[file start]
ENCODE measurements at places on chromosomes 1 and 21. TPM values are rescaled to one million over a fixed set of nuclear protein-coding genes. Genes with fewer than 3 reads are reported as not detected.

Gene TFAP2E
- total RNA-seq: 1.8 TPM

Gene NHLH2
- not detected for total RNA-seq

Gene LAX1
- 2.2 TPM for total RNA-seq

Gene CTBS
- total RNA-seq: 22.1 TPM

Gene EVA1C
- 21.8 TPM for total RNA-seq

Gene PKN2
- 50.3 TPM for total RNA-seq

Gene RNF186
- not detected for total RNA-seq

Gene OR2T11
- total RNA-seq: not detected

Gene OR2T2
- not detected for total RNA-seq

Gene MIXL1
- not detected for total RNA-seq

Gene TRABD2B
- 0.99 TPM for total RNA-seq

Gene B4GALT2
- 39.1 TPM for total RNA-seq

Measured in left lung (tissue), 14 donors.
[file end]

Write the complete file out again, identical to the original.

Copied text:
ENCODE measurements at places on chromosomes 1 and 21. TPM values are rescaled to one million over a fixed set of nuclear protein-coding genes. Genes with fewer than 3 reads are reported as not detected.

Gene TFAP2E
- total RNA-seq: 1.8 TPM

Gene NHLH2
- not detected for total RNA-seq

Gene LAX1
- 2.2 TPM for total RNA-seq

Gene CTBS
- total RNA-seq: 22.1 TPM

Gene EVA1C
- 21.8 TPM for total RNA-seq

Gene PKN2
- 50.3 TPM for total RNA-seq

Gene RNF186
- not detected for total RNA-seq

Gene OR2T11
- total RNA-seq: not detected

Gene OR2T2
- not detected for total RNA-seq

Gene MIXL1
- not detected for total RNA-seq

Gene TRABD2B
- 0.99 TPM for total RNA-seq

Gene B4GALT2
- 39.1 TPM for total RNA-seq

Measured in left lung (tissue), 14 donors.